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Obes Surg. 2011 Aug;21(8):1243-9. doi: 10.1007/s11695-010-0327-4.

Physical activity and physical function in individuals post-bariatric surgery.

Author information

1
Department of Physical Therapy, University of Pittsburgh, Pittsburgh, PA 15260, USA. daj11@pitt.edu

Abstract

BACKGROUND:

A better understanding of the physical activity behavior of individuals who undergo bariatric surgery will enable the development of effective post-surgical exercise guidelines and interventions to enhance weight loss outcomes. This study characterized the physical activity profile and physical function of 40 subjects 2-5 years post-bariatric surgery and examined the association between physical activity, physical function, and weight loss after surgery.

METHODS:

Moderate-to-vigorous intensity physical activity (MVPA) was assessed with the BodyMedia SenseWear® Pro (SWPro) armband, and physical function (PF) was measured using the physical function subscale of the 36-Item Short Form Health Survey instrument (SF-36(PF)). Height and weight were measured.

RESULTS:

Percent of excess weight loss (%EWL) was associated with MVPA (r = 0.44, p = 0.01) and PF (r = 0.38, p = 0.02); MVPA was not associated with PF (r = 0.24, p = 0.14). Regression analysis demonstrated that MVPA was associated with %EWL (β = 0.38, t = 2.43, p = 0.02). Subjects who participated in ≥150 min/week of MVPA had a greater %EWL (68.2 ± 19, p = 0.01) than those who participated in <150 min/week (52.5 ± 17.4).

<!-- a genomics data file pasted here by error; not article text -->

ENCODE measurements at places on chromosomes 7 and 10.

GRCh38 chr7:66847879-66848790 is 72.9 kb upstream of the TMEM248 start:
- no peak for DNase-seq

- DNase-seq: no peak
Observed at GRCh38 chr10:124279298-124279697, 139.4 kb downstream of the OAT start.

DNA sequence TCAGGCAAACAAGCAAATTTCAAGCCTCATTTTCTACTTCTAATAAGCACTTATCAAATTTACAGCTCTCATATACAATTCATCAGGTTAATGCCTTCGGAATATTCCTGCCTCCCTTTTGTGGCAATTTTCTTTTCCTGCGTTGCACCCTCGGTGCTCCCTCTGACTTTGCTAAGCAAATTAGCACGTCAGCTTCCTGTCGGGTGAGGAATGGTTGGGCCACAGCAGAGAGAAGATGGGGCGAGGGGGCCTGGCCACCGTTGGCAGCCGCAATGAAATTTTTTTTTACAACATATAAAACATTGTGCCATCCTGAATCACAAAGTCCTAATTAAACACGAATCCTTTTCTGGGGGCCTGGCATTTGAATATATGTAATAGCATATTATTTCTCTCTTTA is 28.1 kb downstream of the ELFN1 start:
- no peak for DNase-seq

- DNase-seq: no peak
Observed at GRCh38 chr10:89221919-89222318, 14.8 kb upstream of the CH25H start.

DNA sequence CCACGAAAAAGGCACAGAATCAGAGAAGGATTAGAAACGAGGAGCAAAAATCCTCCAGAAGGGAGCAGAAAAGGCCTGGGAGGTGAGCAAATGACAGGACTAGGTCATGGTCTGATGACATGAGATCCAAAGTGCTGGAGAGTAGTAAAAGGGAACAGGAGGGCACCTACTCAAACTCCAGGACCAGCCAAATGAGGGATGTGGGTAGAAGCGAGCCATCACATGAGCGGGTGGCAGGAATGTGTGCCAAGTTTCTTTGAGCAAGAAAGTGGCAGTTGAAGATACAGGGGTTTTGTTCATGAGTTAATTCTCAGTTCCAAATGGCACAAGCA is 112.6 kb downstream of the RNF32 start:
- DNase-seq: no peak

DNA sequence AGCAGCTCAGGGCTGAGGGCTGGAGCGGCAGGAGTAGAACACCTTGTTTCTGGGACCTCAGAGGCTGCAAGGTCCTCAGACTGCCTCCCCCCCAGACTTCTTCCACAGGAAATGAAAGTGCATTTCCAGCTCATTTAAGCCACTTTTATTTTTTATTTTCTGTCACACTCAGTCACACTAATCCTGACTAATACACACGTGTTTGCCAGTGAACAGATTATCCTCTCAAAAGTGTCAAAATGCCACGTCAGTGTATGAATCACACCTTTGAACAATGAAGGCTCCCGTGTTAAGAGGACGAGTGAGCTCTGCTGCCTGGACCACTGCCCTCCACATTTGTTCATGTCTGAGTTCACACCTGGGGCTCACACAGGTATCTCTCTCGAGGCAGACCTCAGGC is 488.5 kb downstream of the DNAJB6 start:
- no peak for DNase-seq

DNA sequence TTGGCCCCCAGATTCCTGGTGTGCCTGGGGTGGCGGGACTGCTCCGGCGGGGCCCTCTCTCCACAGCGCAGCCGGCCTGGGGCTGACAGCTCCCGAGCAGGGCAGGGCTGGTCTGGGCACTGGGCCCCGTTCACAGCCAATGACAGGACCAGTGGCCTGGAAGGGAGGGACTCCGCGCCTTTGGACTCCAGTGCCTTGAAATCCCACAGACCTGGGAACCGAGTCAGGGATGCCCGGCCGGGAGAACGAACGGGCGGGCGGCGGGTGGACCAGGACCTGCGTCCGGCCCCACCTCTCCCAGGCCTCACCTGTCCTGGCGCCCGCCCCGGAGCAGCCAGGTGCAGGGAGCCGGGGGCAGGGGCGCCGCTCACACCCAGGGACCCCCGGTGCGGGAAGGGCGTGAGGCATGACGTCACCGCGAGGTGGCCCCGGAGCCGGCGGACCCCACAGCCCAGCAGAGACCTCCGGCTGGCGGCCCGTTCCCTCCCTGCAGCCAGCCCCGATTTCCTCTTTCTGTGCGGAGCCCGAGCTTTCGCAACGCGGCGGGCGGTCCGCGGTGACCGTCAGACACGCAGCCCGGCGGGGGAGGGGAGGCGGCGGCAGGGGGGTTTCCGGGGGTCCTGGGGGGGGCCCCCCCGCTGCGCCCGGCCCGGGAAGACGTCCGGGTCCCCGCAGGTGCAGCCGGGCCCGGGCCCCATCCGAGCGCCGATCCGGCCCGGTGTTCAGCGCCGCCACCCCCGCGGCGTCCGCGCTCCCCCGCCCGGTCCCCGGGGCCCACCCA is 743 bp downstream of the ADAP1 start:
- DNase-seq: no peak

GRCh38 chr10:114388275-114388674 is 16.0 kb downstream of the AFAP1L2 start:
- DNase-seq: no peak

CONCLUSIONS:

Results suggest that subjects are capable of performing most mobility activities. However, the lack of an association between PF and MVPA suggests that a higher level of PF does not necessarily correspond to a higher level of MVPA participation. Thus, the barriers to adoption of a more physically active lifestyle may not be fully explained by the subjects' physical limitations. Further understanding of this relationship is needed for the development of post-surgical weight loss guidelines and interventions.

PMID:
21153567
PMCID:
PMC4887858
DOI:
10.1007/s11695-010-0327-4
[Indexed for MEDLINE]
Free PMC Article
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